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Tinnitus Library

Dr. Seidman's Treatment Protocol for Tinnitus

By Barry Keate

Michael Seidman, MD, is considered by his peers to be one of the preeminent Otolaryngologists (Ear, Nose & Throat physicians) in the United States. He is an active scientist and conducts research into all facets of ENT practice.

He is an expert on tinnitus, noise induced hearing loss, otologic/neurotologic-skull base surgery, the molecular basis of aging, nutrition/antioxidants and their relationship to health and aging, and herbal therapies. Dr. Seidman’s Curriculum Vitae. Dr. Seidman refers many of his patients to Arches.

Recently, a fellow ENT physician asked Dr. Seidman, for his advice regarding a tinnitus patient who did not respond to the treatment she provided. Concerned for the patient’s welfare, she asked Dr. Seidman how he progressed in his tinnitus treatment protocol and what therapies he used.

Dr. Seidman gave a detailed answer to her on his treatment progression and many of the tools he uses. He also graciously copied me in the reply. I thought this would be very interesting to our readers and Dr. Seidman agreed to allow us to publish it. I have used the third person narrative and attempted to flesh out some of the “doctor speak” so it will be more understandable to the lay reader.

On days he is not performing surgery, Dr. Seidman sees 3-4 tinnitus patients each day that he spends in the office. He has two nurse practitioners who he describes as “wonderful” and who help him greatly with his tinnitus patients.

He asks several important questions of his tinnitus patients:

1 – Does this affect your activities of daily living (ADL)? 2 – Does it interfere with sleep? 3 – On a scale of 1-10, with 1 being so mild you just wanted to make sure nothing was wrong and 10 being so severe you would ask for a brain operation, what are you?

Not surprisingly many of his patients respond that they are a 9-10.

Dr. Seidman produced a video that he presents as the first stage of therapy. All tinnitus patients see this. It essentially states that although they have heard that they must learn to live with it, he states, “My colleagues are correct that there is no cure to date.” That being said, there are MANY things that can be tried. Although, what helps person A might not help person B. Generally speaking he helps 90% of his patients but he cures, or eliminates tinnitus, very rarely.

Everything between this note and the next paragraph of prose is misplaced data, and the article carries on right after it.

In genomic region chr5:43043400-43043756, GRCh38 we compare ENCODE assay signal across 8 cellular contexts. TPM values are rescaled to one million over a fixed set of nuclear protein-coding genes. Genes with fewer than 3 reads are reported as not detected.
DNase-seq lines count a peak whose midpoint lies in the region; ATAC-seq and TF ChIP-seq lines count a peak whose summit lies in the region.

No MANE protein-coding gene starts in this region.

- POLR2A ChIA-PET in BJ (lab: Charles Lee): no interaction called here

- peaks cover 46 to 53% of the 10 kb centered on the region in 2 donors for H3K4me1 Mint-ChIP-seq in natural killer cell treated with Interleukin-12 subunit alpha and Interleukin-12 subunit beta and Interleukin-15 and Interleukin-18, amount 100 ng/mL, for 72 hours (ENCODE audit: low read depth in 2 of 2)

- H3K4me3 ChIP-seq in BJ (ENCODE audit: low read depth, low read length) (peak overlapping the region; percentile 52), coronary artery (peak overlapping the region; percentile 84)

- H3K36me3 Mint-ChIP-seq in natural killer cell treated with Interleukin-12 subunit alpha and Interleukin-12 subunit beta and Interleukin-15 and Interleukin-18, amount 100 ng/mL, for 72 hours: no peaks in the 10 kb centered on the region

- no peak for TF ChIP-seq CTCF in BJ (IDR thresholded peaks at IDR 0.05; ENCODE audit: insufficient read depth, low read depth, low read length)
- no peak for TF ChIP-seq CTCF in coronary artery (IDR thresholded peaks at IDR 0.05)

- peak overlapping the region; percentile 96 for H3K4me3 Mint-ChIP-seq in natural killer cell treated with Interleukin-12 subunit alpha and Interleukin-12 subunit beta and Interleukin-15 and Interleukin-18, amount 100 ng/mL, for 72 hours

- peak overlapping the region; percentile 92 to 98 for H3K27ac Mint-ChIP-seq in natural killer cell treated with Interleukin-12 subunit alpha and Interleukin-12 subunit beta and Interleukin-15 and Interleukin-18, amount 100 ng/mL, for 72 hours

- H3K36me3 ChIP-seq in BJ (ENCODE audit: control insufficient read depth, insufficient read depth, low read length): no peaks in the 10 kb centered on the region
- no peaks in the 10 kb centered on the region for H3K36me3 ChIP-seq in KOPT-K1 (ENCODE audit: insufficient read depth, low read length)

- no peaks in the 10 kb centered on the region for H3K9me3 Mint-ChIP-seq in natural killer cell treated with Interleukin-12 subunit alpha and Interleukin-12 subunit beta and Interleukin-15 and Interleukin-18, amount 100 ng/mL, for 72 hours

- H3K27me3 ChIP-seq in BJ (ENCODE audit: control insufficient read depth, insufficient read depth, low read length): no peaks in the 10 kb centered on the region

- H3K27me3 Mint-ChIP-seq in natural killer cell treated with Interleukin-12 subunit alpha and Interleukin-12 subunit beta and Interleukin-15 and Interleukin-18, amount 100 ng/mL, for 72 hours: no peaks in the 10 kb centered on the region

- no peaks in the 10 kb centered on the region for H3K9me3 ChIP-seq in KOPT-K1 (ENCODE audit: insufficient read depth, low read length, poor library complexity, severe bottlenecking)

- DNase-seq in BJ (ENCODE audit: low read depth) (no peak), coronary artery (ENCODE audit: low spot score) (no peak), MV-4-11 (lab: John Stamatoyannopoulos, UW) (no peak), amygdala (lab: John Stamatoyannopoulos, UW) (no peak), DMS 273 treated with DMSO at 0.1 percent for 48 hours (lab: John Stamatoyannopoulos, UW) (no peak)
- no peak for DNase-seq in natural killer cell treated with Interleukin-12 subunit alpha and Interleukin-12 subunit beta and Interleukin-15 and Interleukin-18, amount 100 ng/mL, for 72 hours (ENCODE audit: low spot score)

Dietary Concerns

On the video, he discusses causes of tinnitus and potential treatments. He advises patients to reduce or eliminate use of salt, caffeine, alcohol, simple sugar, aspartame (NutraSweet), MSG, and food coloring/dye.

Patient response to these recommendations runs from acceptance to resistance. For example, he has some patients who drink up to 24 cups of coffee per day. Some report back after 8 weeks upset having gone through withdrawal but still experiencing tinnitus. Other patients may drink as little as ½ cup per day and stop at his suggestion but express skepticism that that this protocol has the ability to reduce their tinnitus. His answer is he does not know what their “poison” is and it might not be any of these things but it might contribute. He has had several people quit their ½ cup per day and they tell him their tinnitus went from an 8 to a 5 on a scale of 1-10. Read an article on Diet and Tinnitus.

Arches Tinnitus Formulas

After diet modifications, which are sometimes effective, he recommends the Arches Tinnitus Combo Pack. Along with Arches Tinnitus Formula, the Combo Pack includes the Stress Formula (B-Complex vitamins) and a B-12 subliminal tablet, for a 3-month supply. If possible he prefers that patients take the Combo Pack for 4 months or more. He discloses that he is a minor shareholder in the company and if this doesn’t work, he is truly sorry. He believes there is not a better Ginkgo biloba product on the market than that found in Arches Tinnitus Formula. (The German Commission E continues to recommend 240 mg of Ginkgo biloba, twice daily for both tinnitus and balance issues.)

Medical and Electronic Therapies

Next he discusses: Tinnitus Retraining Therapy (TRT), a form of habituation therapy designed to help people who suffer from tinnitus (ringing ears). TRT uses counseling to explain to the patient how a combination of tinnitus retraining and sound enrichment can end their negative reaction to the tinnitus sound, and then reduce and eventually end their perception of it. Frequently, noise generators are used in TRT to provide a background noise level. This therapy offers hope to sufferers who are willing to take the time and make the effort to learn and implement it. Patients travel to approved TRT centers and the therapy takes up to two years. Neuromonics, uses highly customized Baroque and New Age music to try to retrain the brain to ignore the tinnitus through a process called neuroplasticity. The device costs an average of $4,000 and comes with individual training from an audiologist or ENT.

Other sound therapies, Hearing aids and tinnitus maskers.

Prescription Medication

If his patients have crossed his “magic line” of either affecting activities of daily living or interfering with sleep, and have not responded to the previous therapies, he offers prescription medications.